\caption{{Time evolution of 120 MHz wave from t=426 $\mu s$ to t=556 $\mu s$. Starting from Position = 0 cm, the wave propagates and dampens as it moves into the chamber. The red line shows the maximum amplitude of the wave at a particular time.%
}}
\end{center}
\end{figure}
Simulations were made using IDL software and are as shown here. The simulations were generated using Appleton's equations. The simulation generated wavefronts at different angles and summed them to create an interference pattern. Several simulations are shown with different different frequency and magnetic field settings. Figure 5 illustrates simulated whistler waves under the conditions used during the plane data measurements. Comparing to figure 1, it can be seen that the simulated data and the measured data agree with one another. There are some dissimilarities with the rate of decay, but otherwise the measured data matches quite well with the simulated data. The assumptions that were made when creating the simulation were that the magnetic field was constant along the radial direction, as well as using a constant density ($3.5 \times 10^{11} cm^{-3}$). Due to problems when taking density measurements using the langmuir probe (not all channels were saved), that source could not be used. However, the used density was reasonable when compared to previous labs. Also that the plasma was infinite (not confined in a chamber), and that the plasma was cold, about 1.5 eV, so low ion movement. The code used to generate the simulation is attached to this report.\selectlanguage{english}
\begin{figure}[h!]
\begin{center}
\includegraphics[width=1.00\columnwidth]{figures/40MHz60G/40MHz60G}
\end{center}
\end{figure}\selectlanguage{english}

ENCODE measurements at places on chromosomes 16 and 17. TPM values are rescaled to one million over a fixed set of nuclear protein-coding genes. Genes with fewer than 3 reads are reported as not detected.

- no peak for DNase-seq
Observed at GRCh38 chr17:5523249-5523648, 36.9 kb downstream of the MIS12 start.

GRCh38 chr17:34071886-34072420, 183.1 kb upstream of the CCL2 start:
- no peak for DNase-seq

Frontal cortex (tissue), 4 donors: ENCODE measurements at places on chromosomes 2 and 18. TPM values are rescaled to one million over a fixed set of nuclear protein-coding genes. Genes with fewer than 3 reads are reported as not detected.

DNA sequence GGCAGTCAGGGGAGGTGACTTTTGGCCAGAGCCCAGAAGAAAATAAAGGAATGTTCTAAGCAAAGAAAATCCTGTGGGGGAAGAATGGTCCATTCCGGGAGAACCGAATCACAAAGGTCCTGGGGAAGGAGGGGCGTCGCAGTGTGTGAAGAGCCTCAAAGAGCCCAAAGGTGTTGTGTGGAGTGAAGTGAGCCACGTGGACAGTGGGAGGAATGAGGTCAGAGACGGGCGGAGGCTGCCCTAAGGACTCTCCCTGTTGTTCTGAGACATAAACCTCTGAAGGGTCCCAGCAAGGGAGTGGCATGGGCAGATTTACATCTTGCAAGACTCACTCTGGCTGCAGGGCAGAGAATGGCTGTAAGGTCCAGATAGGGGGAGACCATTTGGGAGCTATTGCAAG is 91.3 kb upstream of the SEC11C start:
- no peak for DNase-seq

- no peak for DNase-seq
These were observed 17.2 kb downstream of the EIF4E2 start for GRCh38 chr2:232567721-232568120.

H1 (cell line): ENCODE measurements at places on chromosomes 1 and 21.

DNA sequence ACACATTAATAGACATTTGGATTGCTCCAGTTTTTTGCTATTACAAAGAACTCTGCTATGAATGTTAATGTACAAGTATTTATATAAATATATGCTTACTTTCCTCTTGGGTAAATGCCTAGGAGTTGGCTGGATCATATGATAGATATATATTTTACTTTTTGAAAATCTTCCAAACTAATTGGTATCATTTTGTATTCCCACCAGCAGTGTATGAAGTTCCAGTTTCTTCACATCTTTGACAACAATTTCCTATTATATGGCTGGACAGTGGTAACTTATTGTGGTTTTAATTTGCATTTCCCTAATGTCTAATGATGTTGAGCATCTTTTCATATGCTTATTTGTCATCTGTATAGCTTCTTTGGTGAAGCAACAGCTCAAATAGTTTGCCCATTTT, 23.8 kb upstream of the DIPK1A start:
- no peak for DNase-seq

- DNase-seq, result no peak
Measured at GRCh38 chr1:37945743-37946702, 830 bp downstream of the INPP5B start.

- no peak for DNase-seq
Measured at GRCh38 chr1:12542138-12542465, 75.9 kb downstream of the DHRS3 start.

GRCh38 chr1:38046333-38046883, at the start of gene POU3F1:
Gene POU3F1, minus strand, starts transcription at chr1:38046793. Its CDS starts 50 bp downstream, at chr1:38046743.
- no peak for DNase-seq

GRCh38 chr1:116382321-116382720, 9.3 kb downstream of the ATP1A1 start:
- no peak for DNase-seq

\begin{figure}[h!]
\begin{center}
\includegraphics[width=1.00\columnwidth]{figures/60MHz80G/60MHz80G}
\end{center}
\end{figure}\selectlanguage{english}
\begin{figure}[h!]
\begin{center}
\includegraphics[width=1.00\columnwidth]{figures/100MHz60G1/100MHz60G1}
\end{center}
\end{figure}
\section{Discussion of Results}
The measured data confirms Appleton's equation as a good theory for whistler waves in a plasma, with a majority of the theoretical data falling between the error bars. The data was mainly limited by the method in which the wavelengths were acquired. If the data set taken covered a larger set of radial positions, more wavelengths at larger angles could have been measured.If allowed to do the experiment, proper density measurements would have been taken to allow for greater precision for the index of refraction.\selectlanguage{english}
\begin{figure}[h!]
\begin{center}
\includegraphics[width=1.00\columnwidth]{figures/index-vs-freq/index-vs-freq}
\caption{{Frequency vs index of refraction for 40 G, 60 G, and 80 G magnetic fields. The effect of the magnetic field on the index of refraction can be seen with cutoff occurring at the electron cyclotron frequency,~ $f_{ce}=\frac{qB}{2\pi ~ m_e}$.%
}}
\end{center}
\end{figure}
\section{Appendix}
The electron cyclotron frequency is given by \[\omega_{ce}=\frac{eB}{m_e}\] where $e$ is the elementary charge, $B$ is the magnetic field and $m_e$ is the electron mass.
The plasma frequency is given by \[\omega_{pe}=\sqrt{\frac{ne^2}{m\epsilon_0}}\] where $n$ is the plasma density,and $\epsilon_0$ is the permittivity of free space.
The voltage measured by the bdot probe is given by \[V_{measured}=N_{loop}A\frac{\partial\vec{B}_{norm}}{\partial t}\] where $N$ is the number of loops of a side of the bdot probe, $A$ is the area of a face of the probe,and $\frac{\partial\vec{B}_{norm}}{\partial t}$ is the change in magnetic field normal to the face of the probe.
The phase velocity is \[v_{Phase}=\frac{\omega}{k}\] where $\omega$ is the wave frequency and $k$ is the wave number.
\section{Reference}
[1]-Chen, Francis F. "Chapter 4: Waves in Plasmas." Introduction to Plasma Physics. Boston, MA: Springer US, 1995. 132. Print.\\
[2]-Gekelman, Walter. Week 4 notes, 180E Lab Course, UCLA, Spring 2013\\
[3]-"PEPL: Plasma Diagnostics: B-dot Probe." Plasma Diagnostics. The University of Michigan, Department of Aerospace Engineering, 06 July 2010. Web. 18 Mar. 2014.